Dover and co-authors Vence Bonhaj, J.D., and Lawrence Brody, Ph.D., of the National Human Genome Research Institute, call the program “an enlightened first step by the NCAA toward improving the health of student athletes,” but one rife with pitfalls and raising many questions. Such questions include: “Will any positive test results be followed by a second test to eliminate false positives?” and “Who is responsible for counseling students who test positive in order to explain the difference between actual disease and carrier status and the risks associated with each?”

Dover and his co-authors say that the following stipulations should be included in the program:
• Verifying test result accuracy by follow-up testing to eliminate false positives • Post-test counseling • Measures to prevent discrimination based on positive test results • Making athletic practice safer to reduce or eliminate the risk for death among carriers by instituting proper hydration and avoiding workouts during high humidity and peak heat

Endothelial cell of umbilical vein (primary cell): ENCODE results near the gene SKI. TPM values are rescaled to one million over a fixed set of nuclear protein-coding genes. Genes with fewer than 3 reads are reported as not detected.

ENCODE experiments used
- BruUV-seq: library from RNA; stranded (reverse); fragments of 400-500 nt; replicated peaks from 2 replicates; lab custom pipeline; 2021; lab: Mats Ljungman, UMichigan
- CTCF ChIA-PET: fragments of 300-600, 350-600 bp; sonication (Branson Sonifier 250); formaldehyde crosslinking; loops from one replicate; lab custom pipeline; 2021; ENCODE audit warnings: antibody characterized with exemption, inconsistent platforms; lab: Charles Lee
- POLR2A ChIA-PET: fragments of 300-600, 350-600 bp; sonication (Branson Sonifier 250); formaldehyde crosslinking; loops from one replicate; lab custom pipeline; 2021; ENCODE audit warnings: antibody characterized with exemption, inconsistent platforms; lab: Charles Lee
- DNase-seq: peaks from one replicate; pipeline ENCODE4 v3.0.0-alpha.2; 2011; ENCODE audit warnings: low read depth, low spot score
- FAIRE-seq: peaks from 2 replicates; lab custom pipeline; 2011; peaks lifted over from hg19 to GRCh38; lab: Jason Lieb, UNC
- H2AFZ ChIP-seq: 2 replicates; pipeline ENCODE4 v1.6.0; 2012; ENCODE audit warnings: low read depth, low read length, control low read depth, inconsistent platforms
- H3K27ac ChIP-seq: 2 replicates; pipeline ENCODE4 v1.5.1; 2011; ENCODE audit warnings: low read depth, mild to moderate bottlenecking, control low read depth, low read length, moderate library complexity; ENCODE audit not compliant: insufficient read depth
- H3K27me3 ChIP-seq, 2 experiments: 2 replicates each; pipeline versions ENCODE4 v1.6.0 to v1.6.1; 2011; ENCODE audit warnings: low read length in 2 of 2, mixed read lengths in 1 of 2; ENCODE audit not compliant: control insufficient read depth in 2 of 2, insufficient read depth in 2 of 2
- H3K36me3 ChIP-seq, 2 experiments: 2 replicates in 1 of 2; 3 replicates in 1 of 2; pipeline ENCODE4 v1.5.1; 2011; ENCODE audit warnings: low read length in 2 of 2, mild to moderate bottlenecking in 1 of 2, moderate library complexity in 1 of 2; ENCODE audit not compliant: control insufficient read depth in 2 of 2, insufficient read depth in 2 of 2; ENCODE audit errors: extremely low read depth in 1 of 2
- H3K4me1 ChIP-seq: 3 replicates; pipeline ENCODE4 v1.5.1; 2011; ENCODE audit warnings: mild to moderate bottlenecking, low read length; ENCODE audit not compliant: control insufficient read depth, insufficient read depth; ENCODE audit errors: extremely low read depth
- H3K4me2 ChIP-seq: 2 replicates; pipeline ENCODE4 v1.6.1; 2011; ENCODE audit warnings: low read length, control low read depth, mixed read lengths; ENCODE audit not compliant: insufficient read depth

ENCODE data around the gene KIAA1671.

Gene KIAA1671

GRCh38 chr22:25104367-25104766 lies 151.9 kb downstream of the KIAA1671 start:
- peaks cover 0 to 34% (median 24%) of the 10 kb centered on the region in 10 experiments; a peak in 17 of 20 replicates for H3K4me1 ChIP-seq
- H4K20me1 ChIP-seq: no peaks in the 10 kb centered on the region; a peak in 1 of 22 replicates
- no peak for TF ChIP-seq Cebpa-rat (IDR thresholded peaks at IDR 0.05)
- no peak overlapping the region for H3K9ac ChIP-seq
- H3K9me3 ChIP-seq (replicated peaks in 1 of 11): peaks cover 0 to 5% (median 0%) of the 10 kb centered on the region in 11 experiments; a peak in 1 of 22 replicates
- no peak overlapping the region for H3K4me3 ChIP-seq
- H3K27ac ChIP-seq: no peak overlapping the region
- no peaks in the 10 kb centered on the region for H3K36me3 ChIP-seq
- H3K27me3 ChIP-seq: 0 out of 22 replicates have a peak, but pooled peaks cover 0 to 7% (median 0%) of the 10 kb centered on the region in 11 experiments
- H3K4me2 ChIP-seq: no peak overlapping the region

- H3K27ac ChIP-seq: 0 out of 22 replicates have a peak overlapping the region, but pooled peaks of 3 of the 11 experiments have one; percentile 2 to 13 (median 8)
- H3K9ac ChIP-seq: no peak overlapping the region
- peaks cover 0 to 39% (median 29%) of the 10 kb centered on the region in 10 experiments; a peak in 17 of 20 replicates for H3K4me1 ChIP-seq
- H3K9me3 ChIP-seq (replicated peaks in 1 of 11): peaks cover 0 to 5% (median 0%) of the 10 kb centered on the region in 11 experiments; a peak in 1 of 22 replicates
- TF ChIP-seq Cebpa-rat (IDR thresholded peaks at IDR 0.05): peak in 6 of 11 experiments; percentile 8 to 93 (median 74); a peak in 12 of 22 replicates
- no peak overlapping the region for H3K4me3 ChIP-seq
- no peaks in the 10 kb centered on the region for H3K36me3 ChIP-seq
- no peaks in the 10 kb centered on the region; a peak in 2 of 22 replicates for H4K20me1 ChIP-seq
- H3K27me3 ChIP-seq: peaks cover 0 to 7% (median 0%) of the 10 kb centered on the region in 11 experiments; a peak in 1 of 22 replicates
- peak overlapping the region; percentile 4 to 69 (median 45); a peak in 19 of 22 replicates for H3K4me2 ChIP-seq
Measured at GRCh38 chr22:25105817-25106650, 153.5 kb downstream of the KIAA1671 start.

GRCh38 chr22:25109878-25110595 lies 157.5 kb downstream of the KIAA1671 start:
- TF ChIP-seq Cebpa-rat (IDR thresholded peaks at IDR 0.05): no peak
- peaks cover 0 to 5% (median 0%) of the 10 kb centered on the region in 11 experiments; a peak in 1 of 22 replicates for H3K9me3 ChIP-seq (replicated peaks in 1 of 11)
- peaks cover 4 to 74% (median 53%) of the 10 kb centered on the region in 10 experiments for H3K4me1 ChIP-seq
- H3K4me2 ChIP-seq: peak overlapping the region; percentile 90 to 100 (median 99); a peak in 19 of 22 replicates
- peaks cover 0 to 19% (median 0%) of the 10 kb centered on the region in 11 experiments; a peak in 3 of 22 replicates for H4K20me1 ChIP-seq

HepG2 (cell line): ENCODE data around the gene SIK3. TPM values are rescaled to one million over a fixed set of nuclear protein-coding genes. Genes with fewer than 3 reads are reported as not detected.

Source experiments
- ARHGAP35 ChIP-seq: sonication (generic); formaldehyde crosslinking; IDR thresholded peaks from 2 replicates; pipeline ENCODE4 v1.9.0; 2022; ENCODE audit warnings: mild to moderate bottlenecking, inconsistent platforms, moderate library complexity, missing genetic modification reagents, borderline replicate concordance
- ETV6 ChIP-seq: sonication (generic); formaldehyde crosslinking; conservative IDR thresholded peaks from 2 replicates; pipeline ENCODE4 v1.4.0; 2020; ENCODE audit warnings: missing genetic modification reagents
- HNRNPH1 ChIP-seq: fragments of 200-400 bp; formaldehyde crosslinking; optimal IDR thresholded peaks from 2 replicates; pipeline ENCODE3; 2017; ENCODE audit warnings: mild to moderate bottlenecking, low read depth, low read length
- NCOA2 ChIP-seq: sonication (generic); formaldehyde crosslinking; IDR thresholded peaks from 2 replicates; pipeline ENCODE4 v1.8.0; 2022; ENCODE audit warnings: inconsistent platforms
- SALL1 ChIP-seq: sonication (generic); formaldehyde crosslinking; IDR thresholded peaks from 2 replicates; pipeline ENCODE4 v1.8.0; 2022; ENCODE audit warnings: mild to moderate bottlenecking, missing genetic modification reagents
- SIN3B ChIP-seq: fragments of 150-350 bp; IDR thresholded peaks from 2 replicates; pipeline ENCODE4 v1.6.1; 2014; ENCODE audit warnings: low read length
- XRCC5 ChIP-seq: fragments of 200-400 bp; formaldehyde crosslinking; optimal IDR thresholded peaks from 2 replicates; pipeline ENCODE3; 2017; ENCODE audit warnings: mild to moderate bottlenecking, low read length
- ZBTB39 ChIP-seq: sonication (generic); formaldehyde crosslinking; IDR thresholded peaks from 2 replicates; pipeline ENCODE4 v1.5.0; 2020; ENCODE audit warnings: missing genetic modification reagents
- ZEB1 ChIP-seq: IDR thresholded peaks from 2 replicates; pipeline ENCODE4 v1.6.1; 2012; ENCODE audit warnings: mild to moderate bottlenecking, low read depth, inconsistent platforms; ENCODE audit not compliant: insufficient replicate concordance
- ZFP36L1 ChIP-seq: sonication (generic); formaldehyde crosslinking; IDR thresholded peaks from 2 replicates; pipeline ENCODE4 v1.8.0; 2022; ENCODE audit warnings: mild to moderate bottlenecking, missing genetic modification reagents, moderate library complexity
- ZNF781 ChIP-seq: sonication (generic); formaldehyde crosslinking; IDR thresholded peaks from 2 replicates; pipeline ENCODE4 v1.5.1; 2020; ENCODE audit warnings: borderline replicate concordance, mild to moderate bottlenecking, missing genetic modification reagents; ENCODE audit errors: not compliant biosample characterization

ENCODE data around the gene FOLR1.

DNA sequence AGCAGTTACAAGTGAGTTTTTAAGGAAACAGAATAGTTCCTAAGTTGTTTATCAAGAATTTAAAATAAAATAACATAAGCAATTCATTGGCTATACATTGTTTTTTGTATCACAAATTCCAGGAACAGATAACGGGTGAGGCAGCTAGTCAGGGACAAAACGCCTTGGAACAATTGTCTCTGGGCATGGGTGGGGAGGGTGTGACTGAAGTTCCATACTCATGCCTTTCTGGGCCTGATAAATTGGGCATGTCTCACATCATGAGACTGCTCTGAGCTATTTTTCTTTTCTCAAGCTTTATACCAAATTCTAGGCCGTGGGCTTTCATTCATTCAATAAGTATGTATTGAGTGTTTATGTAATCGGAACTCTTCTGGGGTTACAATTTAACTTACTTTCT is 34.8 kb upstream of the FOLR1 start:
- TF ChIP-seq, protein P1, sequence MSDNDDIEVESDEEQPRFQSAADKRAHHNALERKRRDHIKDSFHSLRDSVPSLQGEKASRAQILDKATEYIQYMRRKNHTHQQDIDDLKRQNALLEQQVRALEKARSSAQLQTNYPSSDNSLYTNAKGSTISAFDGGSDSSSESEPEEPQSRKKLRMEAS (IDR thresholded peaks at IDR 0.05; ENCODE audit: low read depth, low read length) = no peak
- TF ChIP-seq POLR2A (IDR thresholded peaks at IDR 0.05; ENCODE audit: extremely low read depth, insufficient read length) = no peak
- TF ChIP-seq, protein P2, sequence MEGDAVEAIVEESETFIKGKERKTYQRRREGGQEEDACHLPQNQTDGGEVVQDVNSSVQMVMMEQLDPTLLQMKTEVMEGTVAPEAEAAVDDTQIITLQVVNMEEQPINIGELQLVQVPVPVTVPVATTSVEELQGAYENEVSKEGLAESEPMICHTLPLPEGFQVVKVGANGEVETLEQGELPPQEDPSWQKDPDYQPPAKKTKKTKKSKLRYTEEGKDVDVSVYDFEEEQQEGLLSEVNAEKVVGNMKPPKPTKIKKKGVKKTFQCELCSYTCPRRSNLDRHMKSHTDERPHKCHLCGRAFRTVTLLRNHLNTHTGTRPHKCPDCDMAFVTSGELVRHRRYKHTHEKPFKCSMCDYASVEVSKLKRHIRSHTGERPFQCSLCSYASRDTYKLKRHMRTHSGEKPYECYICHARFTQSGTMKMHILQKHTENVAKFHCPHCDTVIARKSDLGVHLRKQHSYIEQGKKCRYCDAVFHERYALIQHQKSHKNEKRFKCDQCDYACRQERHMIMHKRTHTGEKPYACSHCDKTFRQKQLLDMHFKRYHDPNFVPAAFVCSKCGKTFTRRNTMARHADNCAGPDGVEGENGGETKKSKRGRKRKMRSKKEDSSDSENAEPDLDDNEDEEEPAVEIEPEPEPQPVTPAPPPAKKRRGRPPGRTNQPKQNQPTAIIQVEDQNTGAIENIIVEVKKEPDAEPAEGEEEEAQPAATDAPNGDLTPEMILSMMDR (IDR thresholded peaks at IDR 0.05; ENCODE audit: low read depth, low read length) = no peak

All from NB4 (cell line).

Students will be allowed to opt out of screening if they show proof of previous testing or sign a waiver releasing their college of any legal liability. These suggest that the program was designed primarily as a legal defense measure, but its medical, social and psychological consequences remain unaddressed, the authors say.

As the most extensive sickle cell screening program in the past 30 years, this initiative will likely pave the way for other mass screening programs among college athletes, including ones aimed at identifying the carriers of cardiac anomalies, the most common cause of sudden death in athletes.

“The precedent-setting nature of this screening program dictates that we proceed with caution because any subsequent genetic screening programs may be modeled after this prototype,” says Dover, a pediatric hematologist and expert on sickle cell disease.